Pasternak: From Doctor Zhivago
In an early chapter of Doctor Zhivago, the title character — Zhivago pre-doctor — visits the mother of the woman he would later marry. She’s sick, convinced that she’s dying, and asks the young med student to reassure her. What follows is an impromptu speech from Zhivago. He falters at the beginning — does she want to know his opinion as a scientist? He's not one for the idea of resurrection. Does she really want the real-talk version? Yes? Okay.
Will death be painful, he wonders? Or what, more to the point, will she be conscious of as her body disintegrates? And then we get to this gem of a section. When we focus our consciousness inward, we often are met with the opposite result — the more we consciously cling to the idea of sleeping, the more awake we stay. The more consciously we try to feel our digestion, the more likely we get a bellyache.
Consciousness is a light that will combust if we keep it turned inwards — better to turn it outwards to light our way in the world. But what does that mean for us as meditators, when our instinct during practice is to turn inwards? Let’s revisit the Buddhist notion of no-self: No fixed boundaries as to who we are or what our experience is or can be.
Reggie Ray says, “To discover who one is is not pulling in and centralizing, which is what you would normally think.… Strangely enough, to discover who we are, we have to let go of our story.” So with this light of consciousness, if we turn it outwards, are we also turning ourselves outwards? Does our self awareness come part and parcel with our growing awareness of the rest of the world around us?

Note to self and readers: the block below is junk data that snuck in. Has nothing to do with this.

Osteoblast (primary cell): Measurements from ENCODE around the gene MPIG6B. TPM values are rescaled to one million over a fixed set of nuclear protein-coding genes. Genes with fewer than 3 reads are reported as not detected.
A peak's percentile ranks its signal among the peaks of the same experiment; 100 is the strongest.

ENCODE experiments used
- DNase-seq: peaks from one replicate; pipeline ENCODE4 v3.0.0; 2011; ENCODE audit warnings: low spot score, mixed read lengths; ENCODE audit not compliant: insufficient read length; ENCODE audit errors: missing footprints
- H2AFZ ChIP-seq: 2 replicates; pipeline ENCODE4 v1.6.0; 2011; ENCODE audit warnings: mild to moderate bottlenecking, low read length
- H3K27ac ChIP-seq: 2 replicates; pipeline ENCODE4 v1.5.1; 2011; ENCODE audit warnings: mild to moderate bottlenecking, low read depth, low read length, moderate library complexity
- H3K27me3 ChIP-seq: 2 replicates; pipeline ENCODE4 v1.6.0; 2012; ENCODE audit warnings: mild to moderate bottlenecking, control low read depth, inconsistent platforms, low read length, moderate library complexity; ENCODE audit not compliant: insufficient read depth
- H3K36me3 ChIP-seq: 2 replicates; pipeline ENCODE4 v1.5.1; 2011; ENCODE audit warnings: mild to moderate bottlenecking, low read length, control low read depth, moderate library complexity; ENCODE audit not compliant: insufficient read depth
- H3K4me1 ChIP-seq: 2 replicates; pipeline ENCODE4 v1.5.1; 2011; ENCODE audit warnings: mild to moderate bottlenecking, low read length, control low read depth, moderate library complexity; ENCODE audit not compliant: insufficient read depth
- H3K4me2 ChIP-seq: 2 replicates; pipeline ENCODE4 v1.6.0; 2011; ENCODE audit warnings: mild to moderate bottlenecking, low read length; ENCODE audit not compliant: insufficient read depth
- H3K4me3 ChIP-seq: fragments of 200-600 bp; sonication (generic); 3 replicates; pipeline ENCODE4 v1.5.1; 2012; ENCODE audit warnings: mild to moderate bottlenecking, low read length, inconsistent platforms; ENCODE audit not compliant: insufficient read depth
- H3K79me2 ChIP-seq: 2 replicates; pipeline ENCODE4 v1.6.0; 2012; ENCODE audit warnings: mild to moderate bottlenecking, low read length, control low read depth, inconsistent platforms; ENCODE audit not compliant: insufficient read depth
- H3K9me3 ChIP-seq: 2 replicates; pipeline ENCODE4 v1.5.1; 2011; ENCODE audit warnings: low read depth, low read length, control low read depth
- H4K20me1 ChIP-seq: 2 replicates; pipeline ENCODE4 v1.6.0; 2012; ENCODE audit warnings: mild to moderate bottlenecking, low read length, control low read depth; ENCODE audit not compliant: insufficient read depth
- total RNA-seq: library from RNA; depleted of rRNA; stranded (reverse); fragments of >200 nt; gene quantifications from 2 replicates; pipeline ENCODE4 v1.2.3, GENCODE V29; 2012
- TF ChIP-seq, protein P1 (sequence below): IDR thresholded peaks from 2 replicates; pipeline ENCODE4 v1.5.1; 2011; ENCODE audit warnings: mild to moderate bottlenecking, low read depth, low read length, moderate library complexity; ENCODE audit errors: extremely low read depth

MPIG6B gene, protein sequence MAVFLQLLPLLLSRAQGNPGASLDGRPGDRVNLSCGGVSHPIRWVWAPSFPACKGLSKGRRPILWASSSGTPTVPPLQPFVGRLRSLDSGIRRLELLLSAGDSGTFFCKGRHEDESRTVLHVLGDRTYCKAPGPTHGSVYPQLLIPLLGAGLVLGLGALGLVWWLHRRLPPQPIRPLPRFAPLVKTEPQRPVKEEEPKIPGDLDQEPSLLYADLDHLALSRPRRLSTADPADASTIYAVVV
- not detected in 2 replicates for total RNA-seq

What I do know is that I still spend a lot of time inward. And I can use this idea of the light as a way of reminding myself when I’m spending too much time in my head, to surrender my stories and feel myself in the reality of the moment. As such, we can use practice as a means of connecting our inward self with the rest of the world around us. We can use our practice towards becoming more awake to our place in the world, and to dedicate the merit of that practice so that it may light the way for others.
When you practice today, this week, or this month, try casting your eyes down the bridge of your nose as you take your posture — but, if your mode of practice includes gently closing the eyes, see what happens when you let the eyelids close by only 50%. Keep the gaze hazy and unfocused. Does this change your experience of practice? How do you feel towards the other sensory experiences in the room around you? What is the dialogue between your inner self and the outer world?